Whilst this new Act will only extend to England, Scotland and Wales, organisations in NI should pay close attention to the legislative changes being implemented. They should proactively tackle any workplace bullying or harassment through robust training and setting positive examples of a zero-tolerance attitude towards any behaviour which demonstrates that of bullying or harassment.

1)     Have robust policies in place: Policies on Equality, Dignity at Work, Bullying and Harassment and disciplinary and grievance should be easily accessible and up to date. Employees should be able to find these and refer back to them if required. The policies should clearly set out examples of unwanted behaviour, implications on employees who do not adhere to the policies, and clearly outline how to make a formal complaint should anyone be subjected to any kind of bullying or harassment. The policies should set out clear expectations of staff attending any workplace events, and also third parties involved with the organisation.

This shouldn’t be a tick-box exercise but seen as a first-step approach to a zero-tolerance policy towards any unwanted behaviour.

2)     Training and Awareness: Ensuring that managers are aware of the workplace policies on Bullying and Harassment is essential. Managers should embody the values that the organisation holds and will be influential when implementing any zero-tolerance workplace bullying or harassment policies. Managers should also ensure that their staff are fully aware of their rights and responsibilities under the policy, and everyone should be aware on how to make a complaint. Training is essential so that all staff are aware they are responsible for their own behaviour, and encouraging staff to report any behaviour that goes against the policies set in place. Organisations can also do this by establishing multiple channels for employees to report incidents confidentially, such as a dedicated email address or an anonymous reporting system. Assure employees that their concerns will be taken seriously and that there will be no retaliation for reporting.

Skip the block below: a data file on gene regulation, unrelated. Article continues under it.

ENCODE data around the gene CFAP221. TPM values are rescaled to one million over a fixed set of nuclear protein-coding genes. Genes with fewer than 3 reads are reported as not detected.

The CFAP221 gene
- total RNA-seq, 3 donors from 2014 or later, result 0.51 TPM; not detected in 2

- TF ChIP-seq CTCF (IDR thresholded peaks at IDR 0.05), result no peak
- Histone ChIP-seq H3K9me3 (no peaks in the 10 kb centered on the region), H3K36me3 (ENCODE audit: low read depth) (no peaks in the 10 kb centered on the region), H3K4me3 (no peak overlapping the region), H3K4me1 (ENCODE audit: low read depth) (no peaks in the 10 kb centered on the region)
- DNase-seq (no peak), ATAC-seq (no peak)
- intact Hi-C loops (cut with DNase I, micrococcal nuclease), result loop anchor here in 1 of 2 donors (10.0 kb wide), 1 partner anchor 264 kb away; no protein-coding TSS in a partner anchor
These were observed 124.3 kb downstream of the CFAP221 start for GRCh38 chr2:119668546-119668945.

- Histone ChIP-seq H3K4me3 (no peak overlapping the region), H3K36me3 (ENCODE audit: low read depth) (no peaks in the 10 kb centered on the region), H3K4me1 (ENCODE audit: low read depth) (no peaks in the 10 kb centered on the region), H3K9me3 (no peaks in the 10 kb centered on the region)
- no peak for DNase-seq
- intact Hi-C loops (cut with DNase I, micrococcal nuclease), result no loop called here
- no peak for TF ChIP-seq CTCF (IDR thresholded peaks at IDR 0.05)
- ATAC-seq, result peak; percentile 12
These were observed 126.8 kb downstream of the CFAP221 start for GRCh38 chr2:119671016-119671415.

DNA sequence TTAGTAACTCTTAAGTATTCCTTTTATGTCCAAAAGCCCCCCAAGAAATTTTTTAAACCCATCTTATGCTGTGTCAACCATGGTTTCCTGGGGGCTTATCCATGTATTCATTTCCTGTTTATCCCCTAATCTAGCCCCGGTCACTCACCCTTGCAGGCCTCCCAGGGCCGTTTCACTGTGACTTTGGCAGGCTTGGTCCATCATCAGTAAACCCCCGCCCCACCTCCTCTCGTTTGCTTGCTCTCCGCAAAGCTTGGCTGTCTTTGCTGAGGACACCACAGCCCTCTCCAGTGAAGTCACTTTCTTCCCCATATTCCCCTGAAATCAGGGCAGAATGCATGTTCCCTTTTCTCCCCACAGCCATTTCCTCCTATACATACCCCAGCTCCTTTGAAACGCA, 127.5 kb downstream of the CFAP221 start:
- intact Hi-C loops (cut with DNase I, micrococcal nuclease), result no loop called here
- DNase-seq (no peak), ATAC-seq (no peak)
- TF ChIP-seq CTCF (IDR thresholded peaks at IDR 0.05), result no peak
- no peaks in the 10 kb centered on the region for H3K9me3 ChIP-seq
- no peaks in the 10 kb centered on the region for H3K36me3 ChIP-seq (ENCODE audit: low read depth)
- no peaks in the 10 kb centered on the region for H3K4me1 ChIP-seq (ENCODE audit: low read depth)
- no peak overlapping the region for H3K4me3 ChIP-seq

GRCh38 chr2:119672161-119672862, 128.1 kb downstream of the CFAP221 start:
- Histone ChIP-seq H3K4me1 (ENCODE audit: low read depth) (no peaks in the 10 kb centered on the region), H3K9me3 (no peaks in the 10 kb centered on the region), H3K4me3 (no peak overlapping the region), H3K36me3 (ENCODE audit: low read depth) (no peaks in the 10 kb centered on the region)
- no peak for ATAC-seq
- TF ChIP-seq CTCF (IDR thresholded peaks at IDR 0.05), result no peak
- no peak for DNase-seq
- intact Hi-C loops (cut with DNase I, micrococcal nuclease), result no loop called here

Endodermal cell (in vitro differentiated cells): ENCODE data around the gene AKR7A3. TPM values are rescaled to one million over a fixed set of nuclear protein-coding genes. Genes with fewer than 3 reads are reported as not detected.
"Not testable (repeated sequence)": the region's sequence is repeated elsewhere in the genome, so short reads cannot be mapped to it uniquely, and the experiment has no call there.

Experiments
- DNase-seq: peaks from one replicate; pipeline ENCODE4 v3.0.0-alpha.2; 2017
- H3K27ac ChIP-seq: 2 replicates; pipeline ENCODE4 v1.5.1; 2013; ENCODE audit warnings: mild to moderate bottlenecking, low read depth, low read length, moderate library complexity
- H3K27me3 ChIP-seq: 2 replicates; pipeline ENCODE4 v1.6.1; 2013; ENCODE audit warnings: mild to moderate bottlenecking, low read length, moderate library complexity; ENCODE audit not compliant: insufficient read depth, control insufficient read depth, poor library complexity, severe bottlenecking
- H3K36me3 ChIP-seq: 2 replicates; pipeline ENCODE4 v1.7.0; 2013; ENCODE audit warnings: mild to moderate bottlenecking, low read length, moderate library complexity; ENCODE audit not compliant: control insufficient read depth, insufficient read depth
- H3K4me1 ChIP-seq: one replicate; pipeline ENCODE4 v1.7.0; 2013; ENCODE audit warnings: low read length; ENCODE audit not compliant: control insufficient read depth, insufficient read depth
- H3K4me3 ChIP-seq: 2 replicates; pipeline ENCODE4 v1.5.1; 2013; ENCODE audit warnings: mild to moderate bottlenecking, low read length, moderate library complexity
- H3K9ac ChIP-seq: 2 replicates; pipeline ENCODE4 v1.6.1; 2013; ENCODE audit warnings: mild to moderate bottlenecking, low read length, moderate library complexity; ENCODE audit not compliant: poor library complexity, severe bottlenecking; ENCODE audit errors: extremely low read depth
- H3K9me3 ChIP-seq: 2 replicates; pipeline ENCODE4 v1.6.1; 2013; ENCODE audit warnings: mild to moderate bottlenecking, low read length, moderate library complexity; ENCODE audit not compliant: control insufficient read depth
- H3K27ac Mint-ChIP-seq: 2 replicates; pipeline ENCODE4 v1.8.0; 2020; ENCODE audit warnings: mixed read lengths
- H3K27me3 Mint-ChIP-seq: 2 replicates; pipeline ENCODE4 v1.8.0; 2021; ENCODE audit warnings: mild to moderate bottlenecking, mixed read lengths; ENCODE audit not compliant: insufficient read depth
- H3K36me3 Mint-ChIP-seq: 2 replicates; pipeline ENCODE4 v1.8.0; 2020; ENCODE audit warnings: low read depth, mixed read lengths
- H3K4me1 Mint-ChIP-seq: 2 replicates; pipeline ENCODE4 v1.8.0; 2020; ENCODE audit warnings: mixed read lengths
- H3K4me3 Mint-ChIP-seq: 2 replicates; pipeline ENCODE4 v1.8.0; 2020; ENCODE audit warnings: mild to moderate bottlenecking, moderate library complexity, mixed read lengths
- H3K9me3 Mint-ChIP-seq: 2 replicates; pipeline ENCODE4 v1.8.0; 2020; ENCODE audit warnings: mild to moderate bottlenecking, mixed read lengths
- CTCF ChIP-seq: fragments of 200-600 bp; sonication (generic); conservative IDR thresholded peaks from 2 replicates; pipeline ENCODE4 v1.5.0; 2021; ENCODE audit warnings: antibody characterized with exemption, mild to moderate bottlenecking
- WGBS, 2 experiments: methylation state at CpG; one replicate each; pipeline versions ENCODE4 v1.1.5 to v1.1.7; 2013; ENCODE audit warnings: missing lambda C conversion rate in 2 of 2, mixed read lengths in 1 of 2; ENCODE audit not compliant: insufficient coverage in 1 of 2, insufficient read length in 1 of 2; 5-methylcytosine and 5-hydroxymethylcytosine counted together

3)     Zero-Tolerance Strategy: By ensuring that the organisation investigates any complaints of bullying & Harassment in a timely, yet serious matter. Line managers play an important role here in addressing any form of inappropriate behaviour the minute they are informed.

4)     Support and Positive Culture: Offering counselling to staff who have been subjected to any forms of bullying & harassment. Promote a positive and inclusive work culture by encouraging respectful behaviour, teamwork, and open communication. Recognise and reward employees who contribute to a respectful and supportive environment.

5)     Mediation: If the employee does not wish to progress to a formal complaint, it may be suitable to resolve the issue through mediation. This should only be done, however, where the accusations of bullying and harassment are not serious. 

Sources:

Legal Island Training Resources for Your Staff

Workplace Bullying | eLearning Course

Are you responsible for overseeing the implementation of training for all employees on the new Bullying Code of Practice in your organisation?
Legal Island has created a 45-minute eLearning course for all employees. The provision of this training for your staff will enable your organisation to act in compliance with the Code and help to raise awareness of bullying and harassment in the workplace and explain what to do if employees are concerned.

Click here to view our course on workplace bullying.

This article is correct at 22/03/2024
Disclaimer:

The information in this article is provided as part of Legal-Island's Employment Law Hub. We regret we are not able to respond to requests for specific legal or HR queries and recommend that professional advice is obtained before relying on information supplied anywhere within this article.

Charlotte Eakin
Think People

The main content of this article was provided by Charlotte Eakin. Contact telephone number is 028 9031 0450 or email charlotte.eakin@aab.uk